Urinary incontinence is the inability to hold in urine or the involuntary leakage of urine from the bladder. It is sometimes referred to as "loss of bladder control".
It is a common medical condition that affects millions of people, especially women.
It affects women twice as much as men and is more common in older women than younger women.
Incontinence is often temporary and is usually caused by an underlying medical condition. For instance, birth defects, neurological injury, strokes, multiple sclerosis (MS) and other problems associated with aging can cause bladder control problems.
It is also quite common for women to experience urinary incontinence during pregnancy, caused by pressure on the bladder.
The bladder (urinary bladder) is a muscular sac located at the base of the pelvic cavity. It collects and stores urine produced by the kidneys.
Urine enters the bladder via the ureters and is eventually expelled from the bladder via the urethra.
On the floor of the bladder, the openings of the two ureters and the urethra form a triangular area known as the trigone. This is a common area for development of bladder infections.
As the bladder begins to fill up, it expands and its wall becomes thinner. A moderately full bladder contains about 500 mL of urine but its maximum capacity is 700 to 800 mL. The sensation to urinate, however, can begin to be felt when the bladder contains about 200 mL of urine. Nerves in the bladder signal to the brain that it is time to urinate. This creates the sensation or urge to go to the bathroom.
Voluntary urination takes place when the brain tells the external urethral sphincter to relax and at the same time tells the bladder to contract. This causes urine to pass out of the bladder (and the body), via the urethra.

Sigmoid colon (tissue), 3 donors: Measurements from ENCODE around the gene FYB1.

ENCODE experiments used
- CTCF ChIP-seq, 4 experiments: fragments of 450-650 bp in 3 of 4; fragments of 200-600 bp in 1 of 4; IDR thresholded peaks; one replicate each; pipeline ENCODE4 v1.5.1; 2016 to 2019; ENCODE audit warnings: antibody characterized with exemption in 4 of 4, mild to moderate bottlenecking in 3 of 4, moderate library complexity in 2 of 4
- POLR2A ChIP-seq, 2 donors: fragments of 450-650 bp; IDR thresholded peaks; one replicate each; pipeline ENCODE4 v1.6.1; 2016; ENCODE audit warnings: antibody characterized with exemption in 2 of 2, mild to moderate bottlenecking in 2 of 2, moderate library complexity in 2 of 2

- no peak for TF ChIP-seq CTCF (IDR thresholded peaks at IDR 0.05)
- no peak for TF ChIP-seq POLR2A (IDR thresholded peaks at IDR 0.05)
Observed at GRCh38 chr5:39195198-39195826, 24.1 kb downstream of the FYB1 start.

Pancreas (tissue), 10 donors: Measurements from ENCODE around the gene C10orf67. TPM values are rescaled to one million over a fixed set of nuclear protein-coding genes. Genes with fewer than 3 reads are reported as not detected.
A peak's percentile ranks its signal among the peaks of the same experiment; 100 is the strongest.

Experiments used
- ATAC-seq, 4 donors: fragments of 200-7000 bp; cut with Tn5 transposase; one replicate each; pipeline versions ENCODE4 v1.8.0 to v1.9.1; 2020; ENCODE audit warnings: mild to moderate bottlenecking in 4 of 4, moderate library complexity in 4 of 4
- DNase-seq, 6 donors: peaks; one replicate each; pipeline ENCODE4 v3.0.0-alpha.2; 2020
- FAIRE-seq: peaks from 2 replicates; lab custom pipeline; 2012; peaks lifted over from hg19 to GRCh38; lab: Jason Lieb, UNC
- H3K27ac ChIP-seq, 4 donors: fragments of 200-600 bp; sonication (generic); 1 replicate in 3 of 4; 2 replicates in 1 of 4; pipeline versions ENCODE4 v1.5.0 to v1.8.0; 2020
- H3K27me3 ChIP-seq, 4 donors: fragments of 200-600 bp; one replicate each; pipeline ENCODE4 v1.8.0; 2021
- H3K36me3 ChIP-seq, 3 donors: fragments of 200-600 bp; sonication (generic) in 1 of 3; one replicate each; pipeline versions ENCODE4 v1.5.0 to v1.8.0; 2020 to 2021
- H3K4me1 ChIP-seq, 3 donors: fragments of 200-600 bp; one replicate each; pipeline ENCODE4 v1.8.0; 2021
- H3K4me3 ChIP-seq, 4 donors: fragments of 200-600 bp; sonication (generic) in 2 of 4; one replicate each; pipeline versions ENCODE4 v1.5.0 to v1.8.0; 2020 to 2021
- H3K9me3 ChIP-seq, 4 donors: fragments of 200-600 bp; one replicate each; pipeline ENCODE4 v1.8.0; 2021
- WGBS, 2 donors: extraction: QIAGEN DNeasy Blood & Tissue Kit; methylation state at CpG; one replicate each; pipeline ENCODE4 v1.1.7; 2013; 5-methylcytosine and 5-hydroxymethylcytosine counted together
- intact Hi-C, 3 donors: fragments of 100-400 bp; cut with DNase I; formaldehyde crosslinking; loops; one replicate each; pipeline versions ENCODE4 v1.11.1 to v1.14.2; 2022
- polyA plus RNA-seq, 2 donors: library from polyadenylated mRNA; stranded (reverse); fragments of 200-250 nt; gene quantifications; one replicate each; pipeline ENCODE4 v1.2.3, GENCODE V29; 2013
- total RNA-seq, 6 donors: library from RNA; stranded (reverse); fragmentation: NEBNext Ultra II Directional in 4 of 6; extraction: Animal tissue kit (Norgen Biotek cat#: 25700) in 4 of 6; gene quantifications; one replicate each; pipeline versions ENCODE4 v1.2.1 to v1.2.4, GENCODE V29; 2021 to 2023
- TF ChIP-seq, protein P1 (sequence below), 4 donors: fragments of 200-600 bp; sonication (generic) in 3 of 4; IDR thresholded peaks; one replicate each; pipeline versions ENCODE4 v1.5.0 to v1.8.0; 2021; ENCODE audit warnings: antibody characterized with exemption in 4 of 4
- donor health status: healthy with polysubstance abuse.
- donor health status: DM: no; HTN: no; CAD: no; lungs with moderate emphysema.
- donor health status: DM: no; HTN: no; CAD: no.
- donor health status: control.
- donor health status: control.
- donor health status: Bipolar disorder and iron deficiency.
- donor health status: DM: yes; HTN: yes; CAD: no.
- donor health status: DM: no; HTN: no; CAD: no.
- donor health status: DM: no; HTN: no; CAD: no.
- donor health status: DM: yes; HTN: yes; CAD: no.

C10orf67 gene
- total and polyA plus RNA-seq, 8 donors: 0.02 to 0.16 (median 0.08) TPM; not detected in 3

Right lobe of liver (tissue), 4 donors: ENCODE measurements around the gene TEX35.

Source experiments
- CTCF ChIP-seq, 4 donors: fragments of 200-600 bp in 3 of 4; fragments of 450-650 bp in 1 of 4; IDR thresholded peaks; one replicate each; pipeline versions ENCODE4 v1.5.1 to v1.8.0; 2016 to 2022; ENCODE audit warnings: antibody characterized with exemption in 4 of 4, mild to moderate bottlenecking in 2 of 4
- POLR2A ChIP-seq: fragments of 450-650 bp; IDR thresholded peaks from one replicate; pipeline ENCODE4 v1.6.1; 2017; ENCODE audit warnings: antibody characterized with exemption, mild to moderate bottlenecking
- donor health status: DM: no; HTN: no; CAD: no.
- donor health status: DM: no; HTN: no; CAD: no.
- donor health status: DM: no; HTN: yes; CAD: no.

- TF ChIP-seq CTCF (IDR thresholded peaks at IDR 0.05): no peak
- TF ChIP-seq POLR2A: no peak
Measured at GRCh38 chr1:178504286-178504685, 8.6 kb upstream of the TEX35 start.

Good bladder control occurs when the nerves, brain and muscles associated with the bladder all work effectively and efficiently together. Essentially, you urinate when you want to (voluntarily). However, if any part of this bladder control system fails to function as it should, the result could be urinary incontinence.
Some common causes of incontinence in children and adults include the following:
The underlying symptom of urinary incontinence is the involuntary passing of urine. This, however, may happen in different ways, at different times and may be triggered by different events. Incontinence is thus divided into different categories, based on what and how it is triggered.
Urge incontinency: Patients suddenly feel the need (or urge) to urinate and, without warning, may leak some urine. This is usually caused by bladder problems (such as overactive bladder). Typically, urge incontinence occurs after drinking a small amount of water, or when hearing running water, or when touching water. Urge incontinence can also occur during sleep.
The involuntary contraction of the bladder muscles can be caused by nerve damage or muscle damage. This is usually found in patients suffering from stroke, Parkinson disease, multiple sclerosis, or Alzheimer disease.
Stress incontinence: This type of incontinence is typically triggered by coughing, sneezing, laughing, or other movements that may put pressure on the bladder. Women tend to suffer from stress incontinence, which mainly results from pregnancy and menopause.
Functional incontinence: This affects people who are incapacitated or have problems moving, or have problems thinking or communicating. These challenges prevent patients from getting to the bathroom on time (or at all) and result in urinary incontinence.